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A KosherEye Chat with Naftali Hanau PDF Print E-mail

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                               photo: Beantown Jewish Gardens

We continue our conversation with Naftali Hanau, founder and CEO of Grow and Behold Kosher Pastured Meats.

What makes pastured meat different?
You can taste the difference in meat that was raised on grass. The animal literally got the chance to be an animal: chickens scratching at dirt, eating bugs and grass; cows ambling over green fields, munching away on clover, bluestem and other forage grasses. The meat will have more flavor because the animal ate a range of different natural foods, and because it had a chance to move around and develop its muscles.

Our animals are never fed growth hormones or synthetic feeds. They are treated with antibiotics only when they are sick, not as a routine part of their diet as is common on large feedlot operations. Their natural diet of pasture, hay and grains means that you don't have to wonder about what you're putting in your body.

What distinguishes Grow and Behold Meat and Poultry from other purveyors?
Taste, quality, and production methods. All of our products are sustainably produced on small family farms from animals that spend the majority of their lives outdoors on pasture. We take great care to ensure that animals are treated properly and humanely through every step of the process, including transportation and slaughter practices. Our products are produced in small batches to ensure that we are able to uphold the highest standards. We believe in transparency, and our standards are available on our website for anyone to see. This is why our products distinguish themselves in the taste and quality categories, there is no kosher meat on the market that tastes as good as ours.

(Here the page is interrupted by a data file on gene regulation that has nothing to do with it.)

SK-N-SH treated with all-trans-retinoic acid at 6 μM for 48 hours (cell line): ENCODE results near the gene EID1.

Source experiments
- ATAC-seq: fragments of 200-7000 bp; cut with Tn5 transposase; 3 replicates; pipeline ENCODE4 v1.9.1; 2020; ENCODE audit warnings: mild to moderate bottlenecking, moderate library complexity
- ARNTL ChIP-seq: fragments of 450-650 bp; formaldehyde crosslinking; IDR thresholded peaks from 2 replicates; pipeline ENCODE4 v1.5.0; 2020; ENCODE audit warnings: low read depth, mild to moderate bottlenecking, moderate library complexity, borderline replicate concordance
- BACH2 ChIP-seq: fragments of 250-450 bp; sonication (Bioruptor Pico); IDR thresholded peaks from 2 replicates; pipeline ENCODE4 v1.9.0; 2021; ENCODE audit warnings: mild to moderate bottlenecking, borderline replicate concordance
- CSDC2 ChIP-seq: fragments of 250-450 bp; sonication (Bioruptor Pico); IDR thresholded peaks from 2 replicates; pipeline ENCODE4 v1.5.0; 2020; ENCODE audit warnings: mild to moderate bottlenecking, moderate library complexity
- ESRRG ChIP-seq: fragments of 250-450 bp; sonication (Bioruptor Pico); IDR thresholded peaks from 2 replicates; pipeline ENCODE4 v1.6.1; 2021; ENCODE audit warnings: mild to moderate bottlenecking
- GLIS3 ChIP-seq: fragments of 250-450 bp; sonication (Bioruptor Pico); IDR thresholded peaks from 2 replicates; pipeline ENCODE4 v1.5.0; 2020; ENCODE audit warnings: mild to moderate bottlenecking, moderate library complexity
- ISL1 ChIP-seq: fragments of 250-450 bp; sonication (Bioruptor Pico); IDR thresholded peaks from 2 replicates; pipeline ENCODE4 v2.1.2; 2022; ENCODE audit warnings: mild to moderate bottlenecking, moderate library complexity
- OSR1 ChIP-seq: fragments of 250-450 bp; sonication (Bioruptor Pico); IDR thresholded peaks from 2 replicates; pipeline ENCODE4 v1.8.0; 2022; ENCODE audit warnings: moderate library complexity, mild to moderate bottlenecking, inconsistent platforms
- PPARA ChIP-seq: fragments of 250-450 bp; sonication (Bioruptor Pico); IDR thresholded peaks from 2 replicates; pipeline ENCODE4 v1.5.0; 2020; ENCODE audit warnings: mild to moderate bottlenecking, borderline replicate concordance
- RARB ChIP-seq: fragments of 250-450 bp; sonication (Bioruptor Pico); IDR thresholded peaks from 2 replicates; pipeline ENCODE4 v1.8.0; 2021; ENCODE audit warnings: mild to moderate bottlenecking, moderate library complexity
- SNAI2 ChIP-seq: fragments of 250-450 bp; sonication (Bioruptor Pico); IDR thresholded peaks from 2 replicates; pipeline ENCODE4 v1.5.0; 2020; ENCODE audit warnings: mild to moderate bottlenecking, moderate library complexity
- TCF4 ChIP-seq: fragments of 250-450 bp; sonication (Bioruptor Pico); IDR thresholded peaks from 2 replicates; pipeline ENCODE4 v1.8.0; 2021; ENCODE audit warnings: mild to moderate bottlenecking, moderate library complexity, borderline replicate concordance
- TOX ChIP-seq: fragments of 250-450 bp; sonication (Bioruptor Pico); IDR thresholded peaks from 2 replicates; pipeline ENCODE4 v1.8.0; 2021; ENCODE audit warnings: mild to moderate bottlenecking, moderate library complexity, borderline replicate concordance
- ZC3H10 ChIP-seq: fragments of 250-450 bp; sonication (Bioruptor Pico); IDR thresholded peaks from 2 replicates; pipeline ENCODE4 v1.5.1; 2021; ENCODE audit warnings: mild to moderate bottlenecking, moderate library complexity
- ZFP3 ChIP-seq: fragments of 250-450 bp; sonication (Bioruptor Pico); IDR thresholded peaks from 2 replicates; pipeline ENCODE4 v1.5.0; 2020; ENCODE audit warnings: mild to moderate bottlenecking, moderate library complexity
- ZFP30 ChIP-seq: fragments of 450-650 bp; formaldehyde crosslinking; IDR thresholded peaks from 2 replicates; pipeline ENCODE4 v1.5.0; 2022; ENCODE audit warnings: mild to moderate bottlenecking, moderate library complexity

Why and how did you choose a meat career path?
My wife and I were originally planning to grow organic vegetables and we actually spent years working on small, organic farms. During that time, as a kosher keeping carnivore, I was increasingly frustrated in the lack of quality, pasture raised, kosher meat. In effort to solve my own supply problems, I learned poultry shechitah to provide meat for my family and immediate community. That process, and my wonderful rebbeim who drove me to continue my studies in nikkur (deveining/ritual butchering) and large animal slaughter took me to slaughterhouses and butcher shops all over the country.

As my studies continued I learned both that producing meat on a very , very small scale (on farm) is just not practical (trust me, I had to shecht 3 chickens each week for the first year after I received my license to shecht) AND that I actually had a very good understanding of how one turns a live animal into a kosher piece of meat. During that time Anna and I turned our focus slowly from vegetable farming to meat production. We founded Grow and Behold in the summer of 2010 with the launch of Sara's Spring Chicken, our exclusive brand of Pastured poultry. The rest is history.

What's in the Grow & Behold pipeline that you would like to share with our readers?
We just launched a line of Beef Bacon and Beef Bacon Cubes that have been a real hit. We're hoping to follow up on this success with some other value added products like deli meats. We are also hard at work finding a source for lamb that meets our standards. But what we try to emphasize internally is a laser-focus on maintaining the highest level of customer satisfaction; we want to give our customers a flawless experience every time they eat with Grow and Behold.

Would you share two of your families "go to" meat meal recipes?
Our "go to" meat meal when we are really in a rush is sausage with peppers and onions. We will sauté onions and peppers until soft, then add our chopped up sausages. It doesn't take a lot of meat to get a lot of flavor, and it makes an affordable and a quick meal. Serve it over rice or on crusty bread. Our ground beef is so good that we don't make a hamburger "recipe". Just form our ground beef into patties and cook to your taste.  And, one of our favorites, Grilled Beef Cigars.

January 16, 2012


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